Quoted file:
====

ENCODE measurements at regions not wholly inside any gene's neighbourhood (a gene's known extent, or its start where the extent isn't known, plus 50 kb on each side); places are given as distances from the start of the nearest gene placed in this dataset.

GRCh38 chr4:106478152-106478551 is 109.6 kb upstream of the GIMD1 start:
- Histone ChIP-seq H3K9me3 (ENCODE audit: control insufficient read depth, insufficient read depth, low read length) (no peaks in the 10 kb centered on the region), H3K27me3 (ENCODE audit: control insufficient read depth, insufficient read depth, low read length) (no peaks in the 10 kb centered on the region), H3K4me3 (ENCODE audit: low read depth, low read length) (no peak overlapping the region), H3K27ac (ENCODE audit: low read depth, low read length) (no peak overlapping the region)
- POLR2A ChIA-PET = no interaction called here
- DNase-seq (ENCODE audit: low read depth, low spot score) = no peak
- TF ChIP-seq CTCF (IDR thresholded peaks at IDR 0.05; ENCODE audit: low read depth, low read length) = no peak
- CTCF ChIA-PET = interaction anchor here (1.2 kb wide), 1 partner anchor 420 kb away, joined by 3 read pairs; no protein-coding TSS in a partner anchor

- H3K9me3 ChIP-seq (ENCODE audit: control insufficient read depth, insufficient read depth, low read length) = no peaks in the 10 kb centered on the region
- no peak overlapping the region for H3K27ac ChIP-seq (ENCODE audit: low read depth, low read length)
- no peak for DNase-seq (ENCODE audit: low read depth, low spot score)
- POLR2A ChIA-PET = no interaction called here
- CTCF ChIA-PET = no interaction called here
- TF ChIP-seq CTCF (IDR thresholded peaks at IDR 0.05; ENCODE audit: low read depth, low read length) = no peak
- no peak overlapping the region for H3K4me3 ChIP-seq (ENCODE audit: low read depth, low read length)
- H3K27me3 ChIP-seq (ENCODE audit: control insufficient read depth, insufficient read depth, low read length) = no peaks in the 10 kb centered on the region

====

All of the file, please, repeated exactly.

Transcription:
ENCODE measurements at regions not wholly inside any gene's neighbourhood (a gene's known extent, or its start where the extent isn't known, plus 50 kb on each side); places are given as distances from the start of the nearest gene placed in this dataset.

GRCh38 chr4:106478152-106478551 is 109.6 kb upstream of the GIMD1 start:
- Histone ChIP-seq H3K9me3 (ENCODE audit: control insufficient read depth, insufficient read depth, low read length) (no peaks in the 10 kb centered on the region), H3K27me3 (ENCODE audit: control insufficient read depth, insufficient read depth, low read length) (no peaks in the 10 kb centered on the region), H3K4me3 (ENCODE audit: low read depth, low read length) (no peak overlapping the region), H3K27ac (ENCODE audit: low read depth, low read length) (no peak overlapping the region)
- POLR2A ChIA-PET = no interaction called here
- DNase-seq (ENCODE audit: low read depth, low spot score) = no peak
- TF ChIP-seq CTCF (IDR thresholded peaks at IDR 0.05; ENCODE audit: low read depth, low read length) = no peak
- CTCF ChIA-PET = interaction anchor here (1.2 kb wide), 1 partner anchor 420 kb away, joined by 3 read pairs; no protein-coding TSS in a partner anchor

- H3K9me3 ChIP-seq (ENCODE audit: control insufficient read depth, insufficient read depth, low read length) = no peaks in the 10 kb centered on the region
- no peak overlapping the region for H3K27ac ChIP-seq (ENCODE audit: low read depth, low read length)
- no peak for DNase-seq (ENCODE audit: low read depth, low spot score)
- POLR2A ChIA-PET = no interaction called here
- CTCF ChIA-PET = no interaction called here
- TF ChIP-seq CTCF (IDR thresholded peaks at IDR 0.05; ENCODE audit: low read depth, low read length) = no peak
- no peak overlapping the region for H3K4me3 ChIP-seq (ENCODE audit: low read depth, low read length)
- H3K27me3 ChIP-seq (ENCODE audit: control insufficient read depth, insufficient read depth, low read length) = no peaks in the 10 kb centered on the region